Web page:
Pianist Jeffrey Grice was born in Christchurch, New Zealand. A student of Janetta McStay and Bryan Sayer at Auckland University (Bachelor of Arts, Bachelor of Music), in 1976 he was awarded a Queen Elisabeth Arts Council grant and a French government bursary to study in France with Yvonne Loriod and Germaine Mounier, obtaining in 1978 a Licence de Concert from the Ecole Normale Superieure de Musique de Paris. In 1979, he moved to Israel for a year to consolidate repertoire with Enrique Barenboim. Other formative influence was to come from the guidance of American pianist Charles Rosen and the coaching of Argentinian-born pianist Florencia Raitzin-Legrand.
A Laureate of the Yehudi Menuhin Foundation, the Cziffra Foundation, and the Sophia-Antipolis Foundation, in 1999, Jeffrey Grice was made an “Officer of Arts and Letters” (Officier des Arts et des Lettres) by the French Government for services in the field of music.
Jeffrey Grice has recorded in Europe for the labels Calliope, Erato, Integral Classic and Blumlein, in Japan for Sony Classical, Cosmo Village and JVC, and in New Zealand for Waiteata, a discography featuring works by some forty different composers.
In 1996, “Golden Performance”, a recording for Cosmo Village of his solo recital (Brahms, Berg and Bartok) in Nagoya’s prestigious Shirakawa Hall was chosen “Best Recording” by Stereo Magazine, Japan and reviewed in the USA by John Sunier as “one of the most impressive piano recordings I have ever heard”. In 2004, Stereo Magazine again chose as “Best Recording” his Sony Classical album with flautist Shigenori Kudo of 20th century French flute/piano repertoire (Poulenc, Dutilleux, Gallois-Montbrun). In 2002, his Liszt CD (Integral Classic) was voted “Best Sound Recording” by the French magazine Repertoire. William Dart hailed his recording of the first seven Tone Clock Pieces of Jenny McLeod (The Waiteata Collection of New Zealand Music) as “incandescent”.
Grice has performed under conductors like Armin Jordan, Michiyoshi Inoue, Wolfgang Doerner, Donald Johanos, Victor Puhl, Amaury du Closel and with artists like Anne Sophie von Otter, Maria Bayo, Jean-Pierre Rampal, Anne Gastinel, Henri Demarquette, Alexander Markov, Sergei Leiferkus, Laurent Cabasso, Dana Ciocarlie, Jean-Marie Trotereau, Shigenori Kudo, Bertrand Walter, the Anton Quartet, the Trio Sibelius. He has given concerts in France, Belgium, Germany, Spain, Switzerland, Austria, Italy, England, the USA, Japan, Australia, New Zealand, Laos, Abu Dhabi, Malta, the Czech Republic, Morocco, Greece, Israel, Egypt, Uganda, Rumania and Canada.
Grice’s career had a stage and movie sideline. After a first brief appearance in the 1979 5-part television serial Les Dames de la Côte by Nina Companeez, he then played (though as an actor) in the 1991 prize-winning French film Un Coeur en hiver (A Heart in Winter) by Claude Sautet, appearing alongside Emmanuelle Béart and Daniel Auteuil.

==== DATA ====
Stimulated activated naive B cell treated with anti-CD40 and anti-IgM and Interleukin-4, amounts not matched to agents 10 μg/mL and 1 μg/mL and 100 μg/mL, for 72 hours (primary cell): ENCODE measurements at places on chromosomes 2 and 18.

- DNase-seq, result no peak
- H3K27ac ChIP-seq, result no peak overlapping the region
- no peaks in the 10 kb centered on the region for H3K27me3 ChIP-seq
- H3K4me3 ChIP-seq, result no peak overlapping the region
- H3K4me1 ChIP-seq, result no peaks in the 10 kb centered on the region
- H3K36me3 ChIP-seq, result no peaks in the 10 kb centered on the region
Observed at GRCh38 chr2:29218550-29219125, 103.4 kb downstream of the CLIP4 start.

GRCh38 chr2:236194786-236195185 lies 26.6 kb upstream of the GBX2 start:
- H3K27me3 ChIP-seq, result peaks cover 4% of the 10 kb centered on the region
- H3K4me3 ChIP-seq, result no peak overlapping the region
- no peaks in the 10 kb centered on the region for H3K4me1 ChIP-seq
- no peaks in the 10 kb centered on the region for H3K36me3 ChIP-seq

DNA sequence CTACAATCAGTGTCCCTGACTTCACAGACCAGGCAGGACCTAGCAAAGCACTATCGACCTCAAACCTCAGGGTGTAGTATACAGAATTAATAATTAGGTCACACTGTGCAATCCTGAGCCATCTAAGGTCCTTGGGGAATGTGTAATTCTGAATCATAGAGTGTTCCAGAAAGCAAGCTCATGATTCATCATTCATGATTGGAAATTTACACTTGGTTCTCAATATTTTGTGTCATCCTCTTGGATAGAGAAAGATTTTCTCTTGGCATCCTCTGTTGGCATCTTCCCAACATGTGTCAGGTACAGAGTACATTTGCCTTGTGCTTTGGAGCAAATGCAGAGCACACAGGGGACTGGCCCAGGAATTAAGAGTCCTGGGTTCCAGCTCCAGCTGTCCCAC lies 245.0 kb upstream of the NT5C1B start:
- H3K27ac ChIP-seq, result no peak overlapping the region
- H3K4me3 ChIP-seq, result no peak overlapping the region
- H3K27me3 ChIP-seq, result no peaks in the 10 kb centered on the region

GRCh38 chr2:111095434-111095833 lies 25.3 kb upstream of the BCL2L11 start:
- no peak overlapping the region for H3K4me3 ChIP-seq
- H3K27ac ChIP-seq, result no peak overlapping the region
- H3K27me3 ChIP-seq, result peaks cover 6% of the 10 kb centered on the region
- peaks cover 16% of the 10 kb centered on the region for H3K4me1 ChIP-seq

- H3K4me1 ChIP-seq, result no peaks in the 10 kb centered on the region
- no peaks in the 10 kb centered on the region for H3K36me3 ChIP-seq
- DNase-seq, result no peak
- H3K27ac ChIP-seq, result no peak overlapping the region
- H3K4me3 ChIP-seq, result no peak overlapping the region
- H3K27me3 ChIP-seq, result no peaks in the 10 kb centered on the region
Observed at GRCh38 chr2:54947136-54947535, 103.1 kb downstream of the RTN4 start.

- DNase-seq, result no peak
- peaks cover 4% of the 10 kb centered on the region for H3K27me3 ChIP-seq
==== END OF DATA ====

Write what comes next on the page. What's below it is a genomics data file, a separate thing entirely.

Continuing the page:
Through imaginative ways of juxtaposing different works from the repertoire, the Between Two Worlds formula, the French Connections project, Grice works for a new kind of listening, encouraging many contemporary composers to write for him. He has premiered contemporary works by composers from New Zealand (Jenny McLeod, Nigel Keay, Lucien Johnson), Japan (Karen Tanaka) and France (David Chaillou, Kirill Zaborov).
Grice was invited two years in succession (2015 and 2016) to participate in the Alpine Fellowship at the Giorgio Cini Foundation on the island of Giorgio Maggior in Venice, an ambitious project uniting authors, poets, philosophers, scientists, art historians, painters and musicians from all over the world.
On March 7, 2017, the 142nd birthday of Ravel, he performed a Between Two Worlds recital in Paris, co-produced by Les Amis de Maurice Ravel and the cinema Le Balzac, to celebrate the diverse influence and legacy of Ravel to composers of the last 100 years. The programme featured Le Tombeau de Couperin by Ravel (completed in 1917), extracts from the Gershwin Songbook, the first performance in France of the tryptych Hommage a Ravel (1925) by Greek composer Emilios Riadis, 3 Preludes op 4 (1953) by Swiss composer Julien-Francois Zbinden (who turned 100 in 2017) and the world premiere of Addis Nocturnes (2016) by New Zealand composer Lucien Johnson.
In September 2017 he was selected to give a solo recital in Yverdon-les-Bains, Switzerland, as part of the 20th edition of the SCHUBERTIADE of Espace 2, Suisse romande’s Lausanne-based radio/television network, which has been organizing biennially this highly popular musical marathon in a different town of Suisse romande each time. The 2017 SCHUBERTIADE drew over 13,000 people to Yverdon-les-Bains for some 150 concerts, all recorded live, each including Schubert and a work by a Swiss composer, and coordinated over a single weekend in up to 8 simultaneous venues.